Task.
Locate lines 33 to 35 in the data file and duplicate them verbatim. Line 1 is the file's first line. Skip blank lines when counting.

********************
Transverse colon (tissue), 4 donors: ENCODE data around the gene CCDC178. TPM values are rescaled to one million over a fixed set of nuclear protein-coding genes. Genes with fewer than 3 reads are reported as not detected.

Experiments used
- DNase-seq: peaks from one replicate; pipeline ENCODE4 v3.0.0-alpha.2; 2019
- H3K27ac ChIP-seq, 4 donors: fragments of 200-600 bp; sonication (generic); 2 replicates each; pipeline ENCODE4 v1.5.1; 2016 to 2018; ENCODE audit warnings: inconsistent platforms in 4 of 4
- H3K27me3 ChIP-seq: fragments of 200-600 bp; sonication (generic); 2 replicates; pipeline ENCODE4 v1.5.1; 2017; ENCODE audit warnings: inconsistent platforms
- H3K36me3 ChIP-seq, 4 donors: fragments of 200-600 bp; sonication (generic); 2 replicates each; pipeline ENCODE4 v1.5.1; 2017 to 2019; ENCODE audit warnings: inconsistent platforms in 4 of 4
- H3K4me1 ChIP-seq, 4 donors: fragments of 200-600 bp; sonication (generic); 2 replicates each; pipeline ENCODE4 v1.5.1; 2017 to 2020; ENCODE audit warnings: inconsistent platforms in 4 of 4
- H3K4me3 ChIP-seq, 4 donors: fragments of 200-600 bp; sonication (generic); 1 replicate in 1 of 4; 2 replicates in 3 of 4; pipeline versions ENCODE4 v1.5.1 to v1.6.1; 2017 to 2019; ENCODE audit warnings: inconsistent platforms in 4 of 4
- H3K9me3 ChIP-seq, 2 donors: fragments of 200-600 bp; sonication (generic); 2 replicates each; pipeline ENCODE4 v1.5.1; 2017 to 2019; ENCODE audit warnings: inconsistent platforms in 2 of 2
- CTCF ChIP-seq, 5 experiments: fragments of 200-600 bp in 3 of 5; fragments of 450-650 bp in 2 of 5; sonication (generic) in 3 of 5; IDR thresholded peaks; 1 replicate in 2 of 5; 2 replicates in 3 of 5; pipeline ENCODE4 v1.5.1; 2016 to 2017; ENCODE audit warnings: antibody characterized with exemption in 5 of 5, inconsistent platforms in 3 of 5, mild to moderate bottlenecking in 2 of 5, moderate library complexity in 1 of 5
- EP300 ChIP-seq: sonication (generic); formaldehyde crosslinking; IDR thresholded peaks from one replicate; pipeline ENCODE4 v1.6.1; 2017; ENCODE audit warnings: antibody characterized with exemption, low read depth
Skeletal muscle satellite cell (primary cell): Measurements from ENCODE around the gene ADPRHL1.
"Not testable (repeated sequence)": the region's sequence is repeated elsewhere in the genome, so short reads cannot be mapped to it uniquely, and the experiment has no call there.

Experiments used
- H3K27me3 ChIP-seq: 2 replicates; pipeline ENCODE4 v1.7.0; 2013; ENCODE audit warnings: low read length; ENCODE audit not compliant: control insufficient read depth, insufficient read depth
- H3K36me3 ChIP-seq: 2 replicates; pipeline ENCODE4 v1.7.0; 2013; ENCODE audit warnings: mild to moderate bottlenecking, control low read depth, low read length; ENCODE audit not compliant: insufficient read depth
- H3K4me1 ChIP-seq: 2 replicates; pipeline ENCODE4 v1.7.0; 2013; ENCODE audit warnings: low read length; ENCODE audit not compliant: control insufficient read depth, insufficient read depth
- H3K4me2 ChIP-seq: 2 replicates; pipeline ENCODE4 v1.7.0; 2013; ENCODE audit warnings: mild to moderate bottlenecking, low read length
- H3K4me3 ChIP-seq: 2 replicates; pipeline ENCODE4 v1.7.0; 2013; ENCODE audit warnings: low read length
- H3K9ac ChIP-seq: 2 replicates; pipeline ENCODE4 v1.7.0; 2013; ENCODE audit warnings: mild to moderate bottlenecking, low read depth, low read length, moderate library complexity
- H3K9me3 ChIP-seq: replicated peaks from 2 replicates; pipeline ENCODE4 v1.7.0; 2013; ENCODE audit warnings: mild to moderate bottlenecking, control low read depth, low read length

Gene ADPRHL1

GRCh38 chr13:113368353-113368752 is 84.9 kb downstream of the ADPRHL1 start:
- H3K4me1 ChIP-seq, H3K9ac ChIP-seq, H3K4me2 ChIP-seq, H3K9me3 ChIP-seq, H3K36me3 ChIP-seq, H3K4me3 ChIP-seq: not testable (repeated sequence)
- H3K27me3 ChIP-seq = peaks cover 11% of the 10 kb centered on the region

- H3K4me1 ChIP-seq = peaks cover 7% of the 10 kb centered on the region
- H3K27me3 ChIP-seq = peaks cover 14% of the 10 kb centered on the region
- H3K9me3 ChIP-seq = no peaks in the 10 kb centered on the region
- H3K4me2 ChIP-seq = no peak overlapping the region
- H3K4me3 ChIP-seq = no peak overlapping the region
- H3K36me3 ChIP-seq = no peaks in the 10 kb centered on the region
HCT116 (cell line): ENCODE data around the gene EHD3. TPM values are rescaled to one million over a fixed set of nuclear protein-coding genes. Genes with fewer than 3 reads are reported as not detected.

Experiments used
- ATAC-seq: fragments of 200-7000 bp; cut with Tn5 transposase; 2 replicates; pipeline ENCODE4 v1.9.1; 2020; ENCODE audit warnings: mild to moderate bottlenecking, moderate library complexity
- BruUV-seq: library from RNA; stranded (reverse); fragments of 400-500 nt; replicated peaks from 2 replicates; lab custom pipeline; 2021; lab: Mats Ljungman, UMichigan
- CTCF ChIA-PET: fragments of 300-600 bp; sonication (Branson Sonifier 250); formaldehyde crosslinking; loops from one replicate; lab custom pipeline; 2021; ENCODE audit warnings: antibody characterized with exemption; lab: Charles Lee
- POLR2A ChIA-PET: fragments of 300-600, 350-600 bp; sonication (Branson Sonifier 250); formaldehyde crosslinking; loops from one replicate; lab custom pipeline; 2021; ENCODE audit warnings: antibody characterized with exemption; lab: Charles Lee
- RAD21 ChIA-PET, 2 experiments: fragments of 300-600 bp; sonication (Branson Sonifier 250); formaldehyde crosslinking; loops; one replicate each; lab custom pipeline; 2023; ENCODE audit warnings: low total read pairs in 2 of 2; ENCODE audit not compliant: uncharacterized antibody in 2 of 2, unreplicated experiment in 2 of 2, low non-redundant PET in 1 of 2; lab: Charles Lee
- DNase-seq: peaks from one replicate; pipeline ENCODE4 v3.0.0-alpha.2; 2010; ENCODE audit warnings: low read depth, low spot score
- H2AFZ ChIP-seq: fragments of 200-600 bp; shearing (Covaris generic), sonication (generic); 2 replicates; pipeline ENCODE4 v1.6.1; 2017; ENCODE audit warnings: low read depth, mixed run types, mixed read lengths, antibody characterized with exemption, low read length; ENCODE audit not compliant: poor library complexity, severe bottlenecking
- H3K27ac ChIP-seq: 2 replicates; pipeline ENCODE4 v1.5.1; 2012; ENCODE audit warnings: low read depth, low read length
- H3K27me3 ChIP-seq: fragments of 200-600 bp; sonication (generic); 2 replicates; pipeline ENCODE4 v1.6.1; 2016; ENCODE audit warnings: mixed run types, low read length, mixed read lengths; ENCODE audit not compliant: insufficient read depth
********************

Experiments used
- ATAC-seq: fragments of 200-7000 bp; cut with Tn5 transposase; 2 replicates; pipeline ENCODE4 v1.9.1; 2020; ENCODE audit warnings: mild to moderate bottlenecking, moderate library complexity
- BruUV-seq: library from RNA; stranded (reverse); fragments of 400-500 nt; replicated peaks from 2 replicates; lab custom pipeline; 2021; lab: Mats Ljungman, UMichigan